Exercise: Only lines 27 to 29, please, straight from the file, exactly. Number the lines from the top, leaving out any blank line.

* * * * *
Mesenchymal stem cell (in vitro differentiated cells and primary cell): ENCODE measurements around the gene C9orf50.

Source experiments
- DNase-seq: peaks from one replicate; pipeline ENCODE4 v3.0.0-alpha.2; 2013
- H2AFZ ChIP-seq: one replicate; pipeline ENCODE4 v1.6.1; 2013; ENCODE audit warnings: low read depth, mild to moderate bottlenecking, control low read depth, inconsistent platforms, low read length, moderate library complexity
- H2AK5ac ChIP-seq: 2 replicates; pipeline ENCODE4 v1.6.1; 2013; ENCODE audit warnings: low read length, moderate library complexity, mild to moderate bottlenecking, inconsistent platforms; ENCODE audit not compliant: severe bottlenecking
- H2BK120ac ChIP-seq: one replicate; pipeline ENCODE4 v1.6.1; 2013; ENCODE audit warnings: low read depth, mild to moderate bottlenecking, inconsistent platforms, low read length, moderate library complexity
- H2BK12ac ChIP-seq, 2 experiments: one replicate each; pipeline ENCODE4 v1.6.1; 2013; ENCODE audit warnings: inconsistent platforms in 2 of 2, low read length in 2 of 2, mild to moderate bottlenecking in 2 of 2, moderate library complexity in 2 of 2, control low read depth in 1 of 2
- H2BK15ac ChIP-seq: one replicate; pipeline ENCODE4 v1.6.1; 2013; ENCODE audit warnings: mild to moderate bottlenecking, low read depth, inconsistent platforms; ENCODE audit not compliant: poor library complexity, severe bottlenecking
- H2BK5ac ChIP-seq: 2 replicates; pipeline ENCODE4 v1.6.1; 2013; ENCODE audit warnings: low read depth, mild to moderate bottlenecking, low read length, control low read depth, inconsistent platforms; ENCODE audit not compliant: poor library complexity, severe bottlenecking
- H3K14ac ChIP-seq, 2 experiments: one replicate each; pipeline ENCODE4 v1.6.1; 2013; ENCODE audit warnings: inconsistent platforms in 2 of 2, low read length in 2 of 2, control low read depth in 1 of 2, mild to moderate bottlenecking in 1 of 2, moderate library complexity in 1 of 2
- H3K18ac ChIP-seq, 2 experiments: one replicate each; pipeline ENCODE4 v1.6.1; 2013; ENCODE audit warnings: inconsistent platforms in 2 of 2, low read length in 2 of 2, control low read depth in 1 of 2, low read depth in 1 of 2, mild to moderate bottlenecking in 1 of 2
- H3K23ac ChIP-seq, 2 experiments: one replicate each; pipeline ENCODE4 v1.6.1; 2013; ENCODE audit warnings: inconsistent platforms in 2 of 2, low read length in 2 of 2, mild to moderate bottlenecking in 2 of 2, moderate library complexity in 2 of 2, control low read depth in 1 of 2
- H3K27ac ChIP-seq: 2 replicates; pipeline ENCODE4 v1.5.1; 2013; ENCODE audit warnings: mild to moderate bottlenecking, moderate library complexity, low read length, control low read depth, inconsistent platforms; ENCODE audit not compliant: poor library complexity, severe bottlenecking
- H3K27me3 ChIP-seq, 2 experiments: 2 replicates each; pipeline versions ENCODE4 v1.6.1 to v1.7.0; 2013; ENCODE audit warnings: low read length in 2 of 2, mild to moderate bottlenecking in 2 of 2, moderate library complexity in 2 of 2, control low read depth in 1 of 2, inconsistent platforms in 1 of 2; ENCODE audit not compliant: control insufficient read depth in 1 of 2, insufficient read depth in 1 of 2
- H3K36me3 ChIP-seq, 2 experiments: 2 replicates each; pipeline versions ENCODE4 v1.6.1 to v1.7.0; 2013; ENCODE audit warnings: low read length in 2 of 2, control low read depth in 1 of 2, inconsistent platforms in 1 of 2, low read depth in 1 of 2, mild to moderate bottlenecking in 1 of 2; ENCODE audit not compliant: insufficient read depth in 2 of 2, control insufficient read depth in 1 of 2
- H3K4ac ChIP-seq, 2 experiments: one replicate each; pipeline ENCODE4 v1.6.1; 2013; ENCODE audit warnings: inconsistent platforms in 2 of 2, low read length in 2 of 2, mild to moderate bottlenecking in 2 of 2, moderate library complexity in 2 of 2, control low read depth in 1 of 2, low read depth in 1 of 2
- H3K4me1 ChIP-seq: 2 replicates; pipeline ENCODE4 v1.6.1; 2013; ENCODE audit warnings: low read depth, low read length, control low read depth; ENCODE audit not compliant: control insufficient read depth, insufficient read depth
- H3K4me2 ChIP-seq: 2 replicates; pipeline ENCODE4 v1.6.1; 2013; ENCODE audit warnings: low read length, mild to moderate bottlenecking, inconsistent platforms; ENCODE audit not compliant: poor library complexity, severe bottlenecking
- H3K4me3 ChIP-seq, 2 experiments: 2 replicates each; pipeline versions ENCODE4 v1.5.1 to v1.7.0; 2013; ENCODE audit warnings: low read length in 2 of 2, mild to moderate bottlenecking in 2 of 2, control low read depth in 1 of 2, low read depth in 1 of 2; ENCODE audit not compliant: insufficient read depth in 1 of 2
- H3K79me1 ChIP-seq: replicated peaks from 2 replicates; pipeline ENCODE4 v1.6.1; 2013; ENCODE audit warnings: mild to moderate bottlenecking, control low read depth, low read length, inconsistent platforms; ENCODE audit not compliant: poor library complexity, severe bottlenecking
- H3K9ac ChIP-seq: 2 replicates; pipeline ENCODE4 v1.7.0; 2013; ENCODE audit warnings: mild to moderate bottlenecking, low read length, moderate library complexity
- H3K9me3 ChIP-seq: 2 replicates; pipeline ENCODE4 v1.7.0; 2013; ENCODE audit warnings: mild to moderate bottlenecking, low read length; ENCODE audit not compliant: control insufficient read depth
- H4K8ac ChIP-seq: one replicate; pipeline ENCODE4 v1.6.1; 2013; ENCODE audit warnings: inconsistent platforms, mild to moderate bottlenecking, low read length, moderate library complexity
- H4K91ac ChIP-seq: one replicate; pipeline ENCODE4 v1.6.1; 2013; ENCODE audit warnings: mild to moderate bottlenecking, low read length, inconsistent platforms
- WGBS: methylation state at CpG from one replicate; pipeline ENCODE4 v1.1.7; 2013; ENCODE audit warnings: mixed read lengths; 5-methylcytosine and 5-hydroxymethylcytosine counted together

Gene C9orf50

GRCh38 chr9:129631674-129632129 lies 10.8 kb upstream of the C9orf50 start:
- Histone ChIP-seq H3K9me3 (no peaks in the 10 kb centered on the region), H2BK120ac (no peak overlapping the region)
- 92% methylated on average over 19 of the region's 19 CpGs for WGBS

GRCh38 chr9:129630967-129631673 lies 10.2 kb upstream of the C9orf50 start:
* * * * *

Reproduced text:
GRCh38 chr9:129631674-129632129 lies 10.8 kb upstream of the C9orf50 start:
- Histone ChIP-seq H3K9me3 (no peaks in the 10 kb centered on the region), H2BK120ac (no peak overlapping the region)
- 92% methylated on average over 19 of the region's 19 CpGs for WGBS